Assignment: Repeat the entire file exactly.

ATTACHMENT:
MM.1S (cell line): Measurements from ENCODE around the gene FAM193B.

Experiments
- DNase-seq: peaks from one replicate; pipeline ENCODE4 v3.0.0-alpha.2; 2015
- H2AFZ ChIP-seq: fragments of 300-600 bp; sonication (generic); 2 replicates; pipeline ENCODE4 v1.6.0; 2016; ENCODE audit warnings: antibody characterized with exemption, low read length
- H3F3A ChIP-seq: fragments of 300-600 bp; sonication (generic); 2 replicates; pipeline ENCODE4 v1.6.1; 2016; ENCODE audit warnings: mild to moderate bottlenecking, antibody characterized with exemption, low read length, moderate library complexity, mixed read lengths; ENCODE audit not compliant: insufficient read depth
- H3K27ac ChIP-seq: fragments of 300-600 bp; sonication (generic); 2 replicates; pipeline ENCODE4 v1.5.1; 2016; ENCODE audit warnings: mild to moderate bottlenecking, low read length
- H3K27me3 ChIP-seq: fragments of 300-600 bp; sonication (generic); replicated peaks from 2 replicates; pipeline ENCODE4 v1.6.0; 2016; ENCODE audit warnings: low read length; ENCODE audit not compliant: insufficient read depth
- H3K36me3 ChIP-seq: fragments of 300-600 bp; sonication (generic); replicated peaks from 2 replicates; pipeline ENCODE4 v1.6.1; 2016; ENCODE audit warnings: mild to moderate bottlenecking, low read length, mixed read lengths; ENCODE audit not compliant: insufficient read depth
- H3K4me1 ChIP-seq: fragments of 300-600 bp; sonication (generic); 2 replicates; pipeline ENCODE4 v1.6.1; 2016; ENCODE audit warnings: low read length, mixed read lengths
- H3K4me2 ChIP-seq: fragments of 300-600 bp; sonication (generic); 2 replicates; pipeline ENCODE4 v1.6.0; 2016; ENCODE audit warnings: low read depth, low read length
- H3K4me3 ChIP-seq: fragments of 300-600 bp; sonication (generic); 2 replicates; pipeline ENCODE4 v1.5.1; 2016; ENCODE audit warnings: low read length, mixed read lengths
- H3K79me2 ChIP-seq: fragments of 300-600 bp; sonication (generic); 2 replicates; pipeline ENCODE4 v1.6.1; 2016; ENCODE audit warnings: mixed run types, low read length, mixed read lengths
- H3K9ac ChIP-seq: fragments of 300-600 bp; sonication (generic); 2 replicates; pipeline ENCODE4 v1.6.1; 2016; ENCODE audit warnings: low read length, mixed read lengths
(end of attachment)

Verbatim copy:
MM.1S (cell line): Measurements from ENCODE around the gene FAM193B.

Experiments
- DNase-seq: peaks from one replicate; pipeline ENCODE4 v3.0.0-alpha.2; 2015
- H2AFZ ChIP-seq: fragments of 300-600 bp; sonication (generic); 2 replicates; pipeline ENCODE4 v1.6.0; 2016; ENCODE audit warnings: antibody characterized with exemption, low read length
- H3F3A ChIP-seq: fragments of 300-600 bp; sonication (generic); 2 replicates; pipeline ENCODE4 v1.6.1; 2016; ENCODE audit warnings: mild to moderate bottlenecking, antibody characterized with exemption, low read length, moderate library complexity, mixed read lengths; ENCODE audit not compliant: insufficient read depth
- H3K27ac ChIP-seq: fragments of 300-600 bp; sonication (generic); 2 replicates; pipeline ENCODE4 v1.5.1; 2016; ENCODE audit warnings: mild to moderate bottlenecking, low read length
- H3K27me3 ChIP-seq: fragments of 300-600 bp; sonication (generic); replicated peaks from 2 replicates; pipeline ENCODE4 v1.6.0; 2016; ENCODE audit warnings: low read length; ENCODE audit not compliant: insufficient read depth
- H3K36me3 ChIP-seq: fragments of 300-600 bp; sonication (generic); replicated peaks from 2 replicates; pipeline ENCODE4 v1.6.1; 2016; ENCODE audit warnings: mild to moderate bottlenecking, low read length, mixed read lengths; ENCODE audit not compliant: insufficient read depth
- H3K4me1 ChIP-seq: fragments of 300-600 bp; sonication (generic); 2 replicates; pipeline ENCODE4 v1.6.1; 2016; ENCODE audit warnings: low read length, mixed read lengths
- H3K4me2 ChIP-seq: fragments of 300-600 bp; sonication (generic); 2 replicates; pipeline ENCODE4 v1.6.0; 2016; ENCODE audit warnings: low read depth, low read length
- H3K4me3 ChIP-seq: fragments of 300-600 bp; sonication (generic); 2 replicates; pipeline ENCODE4 v1.5.1; 2016; ENCODE audit warnings: low read length, mixed read lengths
- H3K79me2 ChIP-seq: fragments of 300-600 bp; sonication (generic); 2 replicates; pipeline ENCODE4 v1.6.1; 2016; ENCODE audit warnings: mixed run types, low read length, mixed read lengths
- H3K9ac ChIP-seq: fragments of 300-600 bp; sonication (generic); 2 replicates; pipeline ENCODE4 v1.6.1; 2016; ENCODE audit warnings: low read length, mixed read lengths